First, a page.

Chicago Mercantile Exchange live cattle slumped on Monday, pressured by fund liquidation and lower corn prices, analysts and traders said.
Cheaper corn could prompt livestock producers to feed more cattle and hogs and to heavier weights.
CME live cattle June finished below the 40-day moving average of 121.023 cents, triggering fund selling. It closed at 120.725 cents, or 0.575 cent per pound lower (all figures US$).
August earlier slipped below the 20-day moving average at 119.906 cents. It finished 0.975 cent lower at 119.475 cents.
Traders wait for feedlots to count this week’s available supplies. Investors also eye wholesale beef demand.
Government data quoted wholesale price of choice beef, or cutout, on Monday morning at $207.10 per hundredweight (cwt), up 45 cents from Friday; select cuts slipped 55 cents to $186.65.
U.S. beef buying typically lags after the May 27 U.S. Memorial Day holiday. Grocers are not expected to again ramp up meat purchases until a few weeks before the U.S. July 4 holiday.
Packers may need cattle after not actively buying supplies in recent weeks. Cattle supply, however, is already rising seasonally, potentially discouraging packers from spending more than they have to for cattle.
Cash-basis cattle last week fetched $124 to $125/cwt, roughly steady with the week before.
“The market is busy trying to dial in the cash market bottoming out somewhere between $116 and $120/cwt and the cutout dropping below $200/cwt,” said U.S. Commodities analyst Don Roose.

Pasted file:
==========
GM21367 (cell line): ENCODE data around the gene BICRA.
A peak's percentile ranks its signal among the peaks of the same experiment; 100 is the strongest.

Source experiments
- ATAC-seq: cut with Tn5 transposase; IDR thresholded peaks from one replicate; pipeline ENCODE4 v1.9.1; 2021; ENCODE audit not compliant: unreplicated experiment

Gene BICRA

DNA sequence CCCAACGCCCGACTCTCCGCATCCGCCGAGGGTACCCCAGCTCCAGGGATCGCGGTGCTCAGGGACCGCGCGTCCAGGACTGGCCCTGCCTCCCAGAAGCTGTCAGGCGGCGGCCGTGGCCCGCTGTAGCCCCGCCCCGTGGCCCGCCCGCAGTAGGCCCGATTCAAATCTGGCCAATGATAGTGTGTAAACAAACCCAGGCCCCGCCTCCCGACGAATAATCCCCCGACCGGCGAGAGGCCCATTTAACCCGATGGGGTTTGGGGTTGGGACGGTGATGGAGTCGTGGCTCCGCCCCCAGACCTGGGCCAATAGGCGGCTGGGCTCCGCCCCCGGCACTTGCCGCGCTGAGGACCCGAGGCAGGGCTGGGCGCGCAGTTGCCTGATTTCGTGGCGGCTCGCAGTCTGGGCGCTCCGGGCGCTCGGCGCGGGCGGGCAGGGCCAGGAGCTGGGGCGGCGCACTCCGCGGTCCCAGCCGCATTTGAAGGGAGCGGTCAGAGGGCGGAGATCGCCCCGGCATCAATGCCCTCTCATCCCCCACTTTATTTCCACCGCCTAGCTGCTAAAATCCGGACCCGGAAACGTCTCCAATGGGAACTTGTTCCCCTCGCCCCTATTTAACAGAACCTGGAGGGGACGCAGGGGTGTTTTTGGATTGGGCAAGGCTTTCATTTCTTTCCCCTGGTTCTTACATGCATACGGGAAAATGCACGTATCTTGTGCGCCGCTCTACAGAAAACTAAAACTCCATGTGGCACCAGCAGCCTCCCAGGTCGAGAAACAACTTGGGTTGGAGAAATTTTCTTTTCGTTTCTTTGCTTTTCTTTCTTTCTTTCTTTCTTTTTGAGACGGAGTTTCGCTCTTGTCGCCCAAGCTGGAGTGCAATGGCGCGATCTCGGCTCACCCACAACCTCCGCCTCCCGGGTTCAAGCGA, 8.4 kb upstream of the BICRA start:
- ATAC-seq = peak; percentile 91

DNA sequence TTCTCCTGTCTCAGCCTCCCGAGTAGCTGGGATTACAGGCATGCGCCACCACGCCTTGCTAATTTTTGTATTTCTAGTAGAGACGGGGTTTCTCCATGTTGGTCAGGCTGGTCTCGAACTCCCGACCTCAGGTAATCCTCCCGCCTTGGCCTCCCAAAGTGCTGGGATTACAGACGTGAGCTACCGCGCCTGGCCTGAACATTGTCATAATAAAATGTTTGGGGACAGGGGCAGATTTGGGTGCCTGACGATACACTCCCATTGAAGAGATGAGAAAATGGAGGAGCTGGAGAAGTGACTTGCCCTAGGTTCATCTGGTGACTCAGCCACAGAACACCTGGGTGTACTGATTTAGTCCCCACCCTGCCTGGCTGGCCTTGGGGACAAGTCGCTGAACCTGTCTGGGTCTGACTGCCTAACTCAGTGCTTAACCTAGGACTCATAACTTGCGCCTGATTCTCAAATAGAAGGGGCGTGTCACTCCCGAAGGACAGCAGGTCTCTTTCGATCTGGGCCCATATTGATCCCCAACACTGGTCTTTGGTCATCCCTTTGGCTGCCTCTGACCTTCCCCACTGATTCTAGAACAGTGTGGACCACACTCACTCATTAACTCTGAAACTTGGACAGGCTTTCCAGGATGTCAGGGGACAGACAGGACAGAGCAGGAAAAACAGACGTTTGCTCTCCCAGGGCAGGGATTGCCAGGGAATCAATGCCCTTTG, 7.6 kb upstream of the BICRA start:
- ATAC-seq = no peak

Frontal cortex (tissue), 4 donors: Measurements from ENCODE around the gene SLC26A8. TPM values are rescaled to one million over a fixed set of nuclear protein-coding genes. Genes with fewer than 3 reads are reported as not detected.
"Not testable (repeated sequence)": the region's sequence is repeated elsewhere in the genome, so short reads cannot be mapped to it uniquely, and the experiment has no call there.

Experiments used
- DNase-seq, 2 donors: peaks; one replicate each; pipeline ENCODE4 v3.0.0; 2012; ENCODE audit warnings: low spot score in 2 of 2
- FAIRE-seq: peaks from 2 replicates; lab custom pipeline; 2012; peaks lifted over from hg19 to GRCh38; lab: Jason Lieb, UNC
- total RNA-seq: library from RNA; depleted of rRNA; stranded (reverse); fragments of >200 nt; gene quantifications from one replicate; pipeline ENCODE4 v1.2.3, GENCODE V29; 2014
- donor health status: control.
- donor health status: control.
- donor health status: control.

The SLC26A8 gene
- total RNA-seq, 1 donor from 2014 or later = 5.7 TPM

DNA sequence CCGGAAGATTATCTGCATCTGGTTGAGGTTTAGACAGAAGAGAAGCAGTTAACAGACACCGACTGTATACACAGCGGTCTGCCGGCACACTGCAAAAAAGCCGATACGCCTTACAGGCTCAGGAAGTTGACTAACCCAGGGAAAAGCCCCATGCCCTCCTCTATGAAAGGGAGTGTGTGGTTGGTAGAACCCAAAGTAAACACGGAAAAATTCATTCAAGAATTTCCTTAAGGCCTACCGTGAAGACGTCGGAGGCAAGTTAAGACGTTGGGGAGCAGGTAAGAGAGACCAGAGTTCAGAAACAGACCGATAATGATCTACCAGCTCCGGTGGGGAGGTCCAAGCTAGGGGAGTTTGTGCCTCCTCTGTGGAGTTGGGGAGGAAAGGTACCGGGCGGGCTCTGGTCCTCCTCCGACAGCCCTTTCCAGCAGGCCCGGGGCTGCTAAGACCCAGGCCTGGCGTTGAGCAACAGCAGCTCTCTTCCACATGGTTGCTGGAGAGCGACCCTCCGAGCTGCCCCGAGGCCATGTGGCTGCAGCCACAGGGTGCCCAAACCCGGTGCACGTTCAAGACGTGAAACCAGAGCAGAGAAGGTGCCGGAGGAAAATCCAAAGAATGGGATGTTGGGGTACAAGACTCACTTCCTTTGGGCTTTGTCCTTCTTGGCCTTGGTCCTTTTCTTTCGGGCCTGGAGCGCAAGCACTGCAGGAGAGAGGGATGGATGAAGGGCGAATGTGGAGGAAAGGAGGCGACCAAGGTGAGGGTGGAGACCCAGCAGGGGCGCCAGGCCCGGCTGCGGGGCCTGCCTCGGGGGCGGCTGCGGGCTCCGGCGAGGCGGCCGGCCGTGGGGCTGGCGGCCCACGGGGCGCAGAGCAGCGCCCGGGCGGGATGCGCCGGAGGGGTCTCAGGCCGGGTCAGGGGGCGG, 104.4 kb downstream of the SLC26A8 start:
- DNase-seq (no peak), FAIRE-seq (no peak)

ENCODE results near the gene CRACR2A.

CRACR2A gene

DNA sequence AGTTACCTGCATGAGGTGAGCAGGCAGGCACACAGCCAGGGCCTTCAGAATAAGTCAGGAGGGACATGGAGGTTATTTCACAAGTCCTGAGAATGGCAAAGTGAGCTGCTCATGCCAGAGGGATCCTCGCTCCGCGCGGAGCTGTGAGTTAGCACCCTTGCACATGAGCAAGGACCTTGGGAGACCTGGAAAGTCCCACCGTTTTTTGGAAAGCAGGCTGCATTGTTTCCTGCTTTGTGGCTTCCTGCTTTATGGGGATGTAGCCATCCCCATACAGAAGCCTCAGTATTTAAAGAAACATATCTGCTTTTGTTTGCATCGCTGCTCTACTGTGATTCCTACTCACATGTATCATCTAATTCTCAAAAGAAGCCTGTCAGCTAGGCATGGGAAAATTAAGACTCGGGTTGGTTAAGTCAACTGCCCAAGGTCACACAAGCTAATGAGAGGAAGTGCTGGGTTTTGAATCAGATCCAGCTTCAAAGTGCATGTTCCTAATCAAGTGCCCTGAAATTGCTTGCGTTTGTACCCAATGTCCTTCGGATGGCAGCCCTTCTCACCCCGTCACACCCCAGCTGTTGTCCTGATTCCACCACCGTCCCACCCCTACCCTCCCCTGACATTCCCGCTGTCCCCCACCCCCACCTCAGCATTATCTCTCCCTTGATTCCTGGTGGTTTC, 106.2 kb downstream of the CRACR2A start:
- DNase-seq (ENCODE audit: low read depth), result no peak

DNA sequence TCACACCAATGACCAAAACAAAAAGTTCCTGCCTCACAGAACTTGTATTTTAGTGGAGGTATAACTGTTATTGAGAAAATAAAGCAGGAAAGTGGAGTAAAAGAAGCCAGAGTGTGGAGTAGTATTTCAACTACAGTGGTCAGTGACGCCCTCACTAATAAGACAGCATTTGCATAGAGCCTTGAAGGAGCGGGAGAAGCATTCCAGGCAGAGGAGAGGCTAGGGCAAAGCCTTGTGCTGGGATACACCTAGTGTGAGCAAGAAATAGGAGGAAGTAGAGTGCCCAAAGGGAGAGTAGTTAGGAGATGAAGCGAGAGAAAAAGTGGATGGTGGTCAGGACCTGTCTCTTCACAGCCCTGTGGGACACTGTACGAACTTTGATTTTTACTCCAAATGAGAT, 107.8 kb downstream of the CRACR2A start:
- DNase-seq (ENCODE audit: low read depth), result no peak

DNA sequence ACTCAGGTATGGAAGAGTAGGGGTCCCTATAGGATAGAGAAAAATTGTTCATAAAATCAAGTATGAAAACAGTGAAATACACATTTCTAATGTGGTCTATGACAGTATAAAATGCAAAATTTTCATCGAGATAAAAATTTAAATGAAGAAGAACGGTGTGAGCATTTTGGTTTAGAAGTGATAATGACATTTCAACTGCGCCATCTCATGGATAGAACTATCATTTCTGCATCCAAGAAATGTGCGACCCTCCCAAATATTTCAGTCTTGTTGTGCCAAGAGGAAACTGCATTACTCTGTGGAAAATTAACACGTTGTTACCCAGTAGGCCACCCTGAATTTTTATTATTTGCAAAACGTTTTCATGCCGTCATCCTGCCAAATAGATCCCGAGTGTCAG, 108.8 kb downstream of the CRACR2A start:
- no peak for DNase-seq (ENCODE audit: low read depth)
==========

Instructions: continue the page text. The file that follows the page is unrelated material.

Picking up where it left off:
Higher cash feeder cattle prices at the most-watched Oklahoma City market underpinned August feeder cattle futures.
The lower live cattle market pressured CME September feeder cattle.
August feeder cattle closed at 144.425 cents, up 0.1 cent/lb. September settled at 146.5 cents, down 0.075 cent.
Most hogs sag on spreads
Higher cash hog prices fueled bullish spreads that underpinned the June contract while pressuring other months, traders and analysts said.
Packers need hogs because of tight supplies, a trader said. That could change late Monday or on Tuesday because of their unprofitable margins, he said.
And Monday morning’s pork cutout rebound motivated June futures buyers, analysts and traders said.
The average hog price on Monday afternoon in the most-watched Iowa/Minnesota market was $95.26/cwt, $2.74 higher than on Friday.
The U.S. Department of Agriculture’s Monday morning mandatory wholesale pork price, calculated on a plant-delivered basis, was $94/cwt, which was up 49 cents.
CME June hogs settled up 0.2 cent, to 95.825 cents/lb.
Investors dumped deferred-month long positions as corn prices drifted lower.
July closed at 93.55 cents, or down 0.3 cent, and August finished 0.675 cent lower at 92.8 cents.
— Theopolis Waters reports for Reuters from Chicago.